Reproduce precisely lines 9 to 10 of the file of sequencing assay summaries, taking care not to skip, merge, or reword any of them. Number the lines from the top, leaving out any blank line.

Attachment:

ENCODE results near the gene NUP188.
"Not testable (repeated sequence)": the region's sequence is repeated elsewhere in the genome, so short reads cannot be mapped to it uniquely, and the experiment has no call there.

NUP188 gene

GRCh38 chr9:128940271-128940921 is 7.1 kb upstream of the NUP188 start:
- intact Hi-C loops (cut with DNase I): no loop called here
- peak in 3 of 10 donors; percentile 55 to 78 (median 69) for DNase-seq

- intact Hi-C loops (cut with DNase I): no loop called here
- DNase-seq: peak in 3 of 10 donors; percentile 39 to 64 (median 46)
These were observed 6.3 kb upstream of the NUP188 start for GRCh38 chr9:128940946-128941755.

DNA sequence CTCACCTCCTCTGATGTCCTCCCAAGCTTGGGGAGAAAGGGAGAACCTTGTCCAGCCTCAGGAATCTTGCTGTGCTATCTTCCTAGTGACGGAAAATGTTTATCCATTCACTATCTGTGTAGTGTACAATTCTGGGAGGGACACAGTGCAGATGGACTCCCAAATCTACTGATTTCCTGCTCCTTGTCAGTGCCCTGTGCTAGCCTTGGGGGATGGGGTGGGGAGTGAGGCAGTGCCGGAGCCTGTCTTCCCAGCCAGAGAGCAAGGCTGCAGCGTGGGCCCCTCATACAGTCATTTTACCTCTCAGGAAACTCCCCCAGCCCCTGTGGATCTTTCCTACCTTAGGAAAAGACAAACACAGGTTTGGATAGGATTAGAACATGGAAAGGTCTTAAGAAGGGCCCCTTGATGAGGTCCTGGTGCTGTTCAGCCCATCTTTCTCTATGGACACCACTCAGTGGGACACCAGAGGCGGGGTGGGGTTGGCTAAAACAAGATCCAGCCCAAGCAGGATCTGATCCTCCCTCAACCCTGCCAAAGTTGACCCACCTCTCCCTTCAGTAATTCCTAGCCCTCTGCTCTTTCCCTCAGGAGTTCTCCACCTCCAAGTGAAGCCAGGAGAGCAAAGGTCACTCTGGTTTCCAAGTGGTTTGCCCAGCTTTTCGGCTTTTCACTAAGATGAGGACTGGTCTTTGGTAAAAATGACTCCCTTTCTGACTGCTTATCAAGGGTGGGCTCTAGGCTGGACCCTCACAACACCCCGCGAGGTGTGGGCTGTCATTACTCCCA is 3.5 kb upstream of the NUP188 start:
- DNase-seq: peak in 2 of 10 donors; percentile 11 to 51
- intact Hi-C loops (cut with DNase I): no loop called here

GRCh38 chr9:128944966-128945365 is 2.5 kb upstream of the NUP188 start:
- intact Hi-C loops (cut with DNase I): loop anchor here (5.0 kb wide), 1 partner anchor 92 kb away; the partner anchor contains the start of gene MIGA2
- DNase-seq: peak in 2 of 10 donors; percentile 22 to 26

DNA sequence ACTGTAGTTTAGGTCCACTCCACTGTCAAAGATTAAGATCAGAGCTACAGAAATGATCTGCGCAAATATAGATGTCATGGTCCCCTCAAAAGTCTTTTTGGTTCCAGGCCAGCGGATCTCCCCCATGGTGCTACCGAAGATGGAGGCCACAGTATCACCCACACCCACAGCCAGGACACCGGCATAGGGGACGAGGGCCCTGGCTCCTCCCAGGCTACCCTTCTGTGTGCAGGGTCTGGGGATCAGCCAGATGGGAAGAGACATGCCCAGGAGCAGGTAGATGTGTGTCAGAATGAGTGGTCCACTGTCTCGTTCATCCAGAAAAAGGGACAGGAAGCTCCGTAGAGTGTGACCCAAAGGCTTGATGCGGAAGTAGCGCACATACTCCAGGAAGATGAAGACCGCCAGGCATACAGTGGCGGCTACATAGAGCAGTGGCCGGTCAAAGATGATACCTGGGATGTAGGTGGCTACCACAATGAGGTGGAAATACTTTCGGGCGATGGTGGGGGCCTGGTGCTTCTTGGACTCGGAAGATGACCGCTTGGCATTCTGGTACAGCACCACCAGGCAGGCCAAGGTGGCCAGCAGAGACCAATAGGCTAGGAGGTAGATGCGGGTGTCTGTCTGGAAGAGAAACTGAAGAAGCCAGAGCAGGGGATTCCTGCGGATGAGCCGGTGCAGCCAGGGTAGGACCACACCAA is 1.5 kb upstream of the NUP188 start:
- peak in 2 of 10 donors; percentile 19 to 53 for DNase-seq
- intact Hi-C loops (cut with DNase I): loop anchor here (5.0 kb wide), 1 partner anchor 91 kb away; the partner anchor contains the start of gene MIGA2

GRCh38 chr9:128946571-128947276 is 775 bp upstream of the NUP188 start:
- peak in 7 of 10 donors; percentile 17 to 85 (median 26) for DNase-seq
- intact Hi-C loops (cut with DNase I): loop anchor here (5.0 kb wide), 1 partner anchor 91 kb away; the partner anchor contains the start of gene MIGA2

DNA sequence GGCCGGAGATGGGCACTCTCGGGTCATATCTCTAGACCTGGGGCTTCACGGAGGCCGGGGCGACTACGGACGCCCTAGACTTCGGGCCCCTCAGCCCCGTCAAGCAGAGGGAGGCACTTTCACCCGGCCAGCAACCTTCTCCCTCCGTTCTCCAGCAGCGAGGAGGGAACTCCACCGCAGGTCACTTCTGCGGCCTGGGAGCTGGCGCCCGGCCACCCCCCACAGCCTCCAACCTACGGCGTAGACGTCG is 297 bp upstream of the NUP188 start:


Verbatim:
These were observed 6.3 kb upstream of the NUP188 start for GRCh38 chr9:128940946-128941755.

DNA sequence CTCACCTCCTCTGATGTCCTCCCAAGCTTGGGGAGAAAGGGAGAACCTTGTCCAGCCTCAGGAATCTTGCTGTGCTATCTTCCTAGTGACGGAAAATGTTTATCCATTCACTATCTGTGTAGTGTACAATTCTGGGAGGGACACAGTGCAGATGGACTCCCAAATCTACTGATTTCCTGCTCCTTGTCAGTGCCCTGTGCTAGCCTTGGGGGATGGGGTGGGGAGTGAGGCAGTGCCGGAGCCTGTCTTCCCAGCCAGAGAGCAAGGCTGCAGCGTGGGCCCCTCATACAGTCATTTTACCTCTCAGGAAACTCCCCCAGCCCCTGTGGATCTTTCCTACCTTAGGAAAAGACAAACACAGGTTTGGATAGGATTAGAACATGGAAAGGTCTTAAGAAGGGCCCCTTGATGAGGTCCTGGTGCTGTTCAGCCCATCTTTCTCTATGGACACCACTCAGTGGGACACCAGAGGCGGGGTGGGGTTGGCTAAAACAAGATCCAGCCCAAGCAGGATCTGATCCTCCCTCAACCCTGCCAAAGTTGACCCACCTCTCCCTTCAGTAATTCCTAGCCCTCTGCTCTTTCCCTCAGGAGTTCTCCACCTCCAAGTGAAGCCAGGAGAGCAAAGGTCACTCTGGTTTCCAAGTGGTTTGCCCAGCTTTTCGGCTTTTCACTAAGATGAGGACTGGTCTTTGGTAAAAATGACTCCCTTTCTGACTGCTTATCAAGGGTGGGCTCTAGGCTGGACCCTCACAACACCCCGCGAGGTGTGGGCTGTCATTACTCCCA is 3.5 kb upstream of the NUP188 start: